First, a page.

Heather Hapeta lives in Aotearoa-New Zealand: real travel, real adventures, real stories, real photos. Recent destinations Vietnam, Cambodia, Taiwan and Hong Kong – now NZ destinations due to COVID travel restrictions
Fujian province seems almost unknown to most Western travellers but it’s the most famous – and perhaps China’s most-visited – area for local tourism. Friends are amazed that I’m not visiting the terracotta warriors, the great wall or any of the major cities of this huge country. However, spending more time in one region is, for me, preferable to rushing around to see all the must-see places. That being said, we did have to hurry to see just some of this city and region in a week.
Secretive and reclusive were terms often used about China but things are changing. Home to about one in six of the world’s population it’s not surprising they have embraced consumerism.
You will know it’s home to chopsticks, calligraphy, acupuncture, the Silk Road, and Tiananmen Square, and of course the Chinese invented paper, printing, gunpowder – and the umbrella.
Xiamen, the city by the sea, (or garden city) at the mouth of the Nine Dragon River has often been labelled one of China’s most beautiful cities. It’s also been called a garden on the sea and is consistently named one of China’s most livable cities, and was once called Amoy by Westerners.
The climate is subtropical, and as it is on the coast, with very little heavy industry, and no coal for domestic heating, it’s cleaner than most Chinese cities.
This island city, which is just opposite Taiwan, has been an important trading port since the Song Dynasty 960 until 1279 and was a seaport open to foreign trade. The Portuguese with the first European traders in 1541. It is still an important trading place especially as it was one of the first four special economic zones in 1981.
Many natives of this area immigrated to Southeast Asia and Taiwan during the 19th and 20th century and in fact, many other overseas Chinese originated from here too – and they love returning home to the land of their fathers for holidays.
We leave the airport
food features large in my travels
More blogs to come will be about: art/artists, temples, food, Gulang Yu island, the Hui’an women, Laojun, Riyuegu hot pools, Little Egrets dancers, and the Nangjing tulou- just to name a few)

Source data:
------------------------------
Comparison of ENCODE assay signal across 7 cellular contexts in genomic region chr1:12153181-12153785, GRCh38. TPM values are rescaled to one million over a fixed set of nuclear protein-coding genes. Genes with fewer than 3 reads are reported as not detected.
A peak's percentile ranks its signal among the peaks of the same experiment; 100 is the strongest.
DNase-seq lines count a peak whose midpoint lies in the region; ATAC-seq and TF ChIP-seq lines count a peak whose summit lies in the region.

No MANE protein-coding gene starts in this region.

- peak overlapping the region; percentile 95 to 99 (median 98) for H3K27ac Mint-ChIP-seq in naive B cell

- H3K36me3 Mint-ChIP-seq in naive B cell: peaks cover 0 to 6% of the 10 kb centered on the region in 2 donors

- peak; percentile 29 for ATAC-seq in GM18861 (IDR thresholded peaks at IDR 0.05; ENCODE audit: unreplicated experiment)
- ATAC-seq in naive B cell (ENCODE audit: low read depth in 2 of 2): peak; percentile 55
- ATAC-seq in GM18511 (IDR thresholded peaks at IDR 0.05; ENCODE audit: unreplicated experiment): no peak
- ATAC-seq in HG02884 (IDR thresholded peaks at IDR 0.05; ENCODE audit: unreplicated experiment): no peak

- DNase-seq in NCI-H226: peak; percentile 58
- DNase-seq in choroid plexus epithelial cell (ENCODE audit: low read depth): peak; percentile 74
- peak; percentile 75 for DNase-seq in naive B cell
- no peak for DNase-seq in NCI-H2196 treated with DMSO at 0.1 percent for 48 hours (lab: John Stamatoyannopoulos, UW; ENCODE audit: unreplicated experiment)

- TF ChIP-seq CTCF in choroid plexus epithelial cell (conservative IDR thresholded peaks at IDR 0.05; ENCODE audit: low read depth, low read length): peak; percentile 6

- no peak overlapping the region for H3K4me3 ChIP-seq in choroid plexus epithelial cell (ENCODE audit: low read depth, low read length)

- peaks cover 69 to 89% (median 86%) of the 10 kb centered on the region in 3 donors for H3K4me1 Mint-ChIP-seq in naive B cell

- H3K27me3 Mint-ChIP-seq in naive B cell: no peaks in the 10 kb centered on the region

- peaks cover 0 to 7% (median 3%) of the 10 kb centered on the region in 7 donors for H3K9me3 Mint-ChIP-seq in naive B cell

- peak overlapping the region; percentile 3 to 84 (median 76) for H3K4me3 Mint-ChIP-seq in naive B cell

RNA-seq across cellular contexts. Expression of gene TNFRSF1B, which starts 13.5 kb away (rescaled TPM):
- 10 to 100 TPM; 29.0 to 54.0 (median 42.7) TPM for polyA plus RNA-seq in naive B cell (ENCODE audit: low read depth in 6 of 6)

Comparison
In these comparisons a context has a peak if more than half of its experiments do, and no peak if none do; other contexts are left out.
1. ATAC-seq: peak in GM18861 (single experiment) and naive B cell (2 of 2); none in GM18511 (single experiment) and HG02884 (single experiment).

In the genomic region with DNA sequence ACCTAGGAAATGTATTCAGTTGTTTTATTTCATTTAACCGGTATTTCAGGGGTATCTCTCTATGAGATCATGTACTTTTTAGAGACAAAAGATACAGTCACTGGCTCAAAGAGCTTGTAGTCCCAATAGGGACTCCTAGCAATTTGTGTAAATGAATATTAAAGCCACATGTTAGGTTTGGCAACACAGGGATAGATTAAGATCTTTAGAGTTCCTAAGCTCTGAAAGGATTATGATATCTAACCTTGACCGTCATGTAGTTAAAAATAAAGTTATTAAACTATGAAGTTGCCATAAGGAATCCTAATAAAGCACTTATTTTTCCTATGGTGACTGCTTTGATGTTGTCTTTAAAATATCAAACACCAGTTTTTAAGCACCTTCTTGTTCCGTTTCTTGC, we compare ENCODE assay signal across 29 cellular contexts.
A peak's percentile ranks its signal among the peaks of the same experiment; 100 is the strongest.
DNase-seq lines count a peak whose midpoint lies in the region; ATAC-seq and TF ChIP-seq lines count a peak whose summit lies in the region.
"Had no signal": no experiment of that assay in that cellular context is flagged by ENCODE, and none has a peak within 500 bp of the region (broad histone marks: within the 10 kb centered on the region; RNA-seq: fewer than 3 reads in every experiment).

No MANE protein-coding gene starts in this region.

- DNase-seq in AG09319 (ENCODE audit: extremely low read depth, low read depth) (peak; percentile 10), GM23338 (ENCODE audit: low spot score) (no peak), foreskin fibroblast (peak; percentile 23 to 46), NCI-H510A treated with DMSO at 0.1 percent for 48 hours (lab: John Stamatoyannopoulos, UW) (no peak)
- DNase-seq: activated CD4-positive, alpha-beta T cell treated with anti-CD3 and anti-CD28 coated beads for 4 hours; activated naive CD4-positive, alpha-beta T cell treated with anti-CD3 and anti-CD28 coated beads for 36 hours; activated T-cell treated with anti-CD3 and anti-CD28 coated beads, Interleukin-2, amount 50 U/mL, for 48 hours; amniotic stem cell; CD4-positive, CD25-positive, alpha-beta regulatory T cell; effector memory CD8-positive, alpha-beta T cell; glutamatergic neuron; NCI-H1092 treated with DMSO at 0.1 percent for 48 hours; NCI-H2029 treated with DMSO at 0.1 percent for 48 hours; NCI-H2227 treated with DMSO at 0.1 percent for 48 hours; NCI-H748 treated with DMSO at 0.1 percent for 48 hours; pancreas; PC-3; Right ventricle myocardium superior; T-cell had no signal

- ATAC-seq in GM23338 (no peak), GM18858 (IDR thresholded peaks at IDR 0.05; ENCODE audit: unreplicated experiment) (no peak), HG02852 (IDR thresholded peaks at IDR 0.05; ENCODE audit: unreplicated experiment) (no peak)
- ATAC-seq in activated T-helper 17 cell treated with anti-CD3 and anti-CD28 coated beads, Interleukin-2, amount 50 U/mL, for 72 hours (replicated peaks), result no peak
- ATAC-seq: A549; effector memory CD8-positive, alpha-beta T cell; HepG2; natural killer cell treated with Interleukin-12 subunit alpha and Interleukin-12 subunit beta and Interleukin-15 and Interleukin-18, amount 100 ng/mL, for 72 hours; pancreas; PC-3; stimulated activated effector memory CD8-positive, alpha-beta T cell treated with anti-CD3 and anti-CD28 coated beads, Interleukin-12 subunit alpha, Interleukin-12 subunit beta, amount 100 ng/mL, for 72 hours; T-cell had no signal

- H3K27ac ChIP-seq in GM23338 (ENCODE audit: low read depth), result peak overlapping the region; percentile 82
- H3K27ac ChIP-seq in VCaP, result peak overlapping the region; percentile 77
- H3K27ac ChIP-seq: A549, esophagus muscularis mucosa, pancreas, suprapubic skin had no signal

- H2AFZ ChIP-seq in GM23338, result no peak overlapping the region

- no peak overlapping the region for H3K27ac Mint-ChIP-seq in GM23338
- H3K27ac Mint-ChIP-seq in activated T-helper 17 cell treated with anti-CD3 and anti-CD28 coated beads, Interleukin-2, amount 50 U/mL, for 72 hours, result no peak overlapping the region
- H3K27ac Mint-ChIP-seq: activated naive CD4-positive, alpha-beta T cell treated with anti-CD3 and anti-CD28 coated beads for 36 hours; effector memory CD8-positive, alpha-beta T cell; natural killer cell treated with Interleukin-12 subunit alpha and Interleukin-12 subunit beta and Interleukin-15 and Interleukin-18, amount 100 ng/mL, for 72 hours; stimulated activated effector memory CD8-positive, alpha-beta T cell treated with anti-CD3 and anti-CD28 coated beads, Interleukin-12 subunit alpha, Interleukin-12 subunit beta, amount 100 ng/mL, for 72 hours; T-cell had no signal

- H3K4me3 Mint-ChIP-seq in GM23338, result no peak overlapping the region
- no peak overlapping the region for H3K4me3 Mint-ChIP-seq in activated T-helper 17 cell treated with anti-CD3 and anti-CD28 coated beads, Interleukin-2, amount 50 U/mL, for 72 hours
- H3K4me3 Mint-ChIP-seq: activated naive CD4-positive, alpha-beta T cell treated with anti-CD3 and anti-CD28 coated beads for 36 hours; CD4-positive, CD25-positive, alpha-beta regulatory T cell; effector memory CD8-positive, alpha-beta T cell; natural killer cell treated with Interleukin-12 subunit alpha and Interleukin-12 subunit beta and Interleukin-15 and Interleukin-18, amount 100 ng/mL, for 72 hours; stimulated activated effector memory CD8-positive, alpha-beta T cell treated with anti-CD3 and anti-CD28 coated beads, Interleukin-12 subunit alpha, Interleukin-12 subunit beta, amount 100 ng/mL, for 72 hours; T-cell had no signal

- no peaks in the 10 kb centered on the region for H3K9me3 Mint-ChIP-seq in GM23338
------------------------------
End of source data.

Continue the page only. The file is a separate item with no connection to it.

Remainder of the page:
NOTE: I travelled in this region as part of a cultural delegation from its sister city Wellington, New Zealand. See more here – www.wellingtonxiamen.com and check #Xiamen for WXA photos on Instagram.
I have discovered how to put on weight in Xiamen, China. It’s simple really, just fly in as part of a citizen’s delegation from it’s sister-city,Wellington, and then leave some 7 or 8 days later. That’s it.
The old saying that a picture paints a thousand words means I’m offering you a long form essay with these photos – or food-porn as it’s called on social media.
That’s just a little selection for you … with much more to come from my fun-filled days here in a fabulous corner of a huge country I’d not visited before.
So, how to put on weight in Xiamen? Eat the above then waddle to the plane some days later. Simple really!
Opposite the infamous Toul Sleng prison, amid the dust, heat and noise of Phnom Penh, I found an oasis of green and peace. The Bodhi Tree Guesthouse and Café have welcomed people for meals since 1998 and for the past three years (written early 2000’s) have also had guest accommodation. The ten rooms are individually decorated with traditional Cambodian materials: all are extremely tasteful and most have an en-suite.
I know the food is great, not only because I tried it, but also because some 70% of their customers are locals who eat there.
The main idea of the Bodhi Tree, as well as being commercially viable, was to give a comfortable working space for young Cambodians who find themselves in challenging circumstances.
I talked with a young man who has worked there for two years.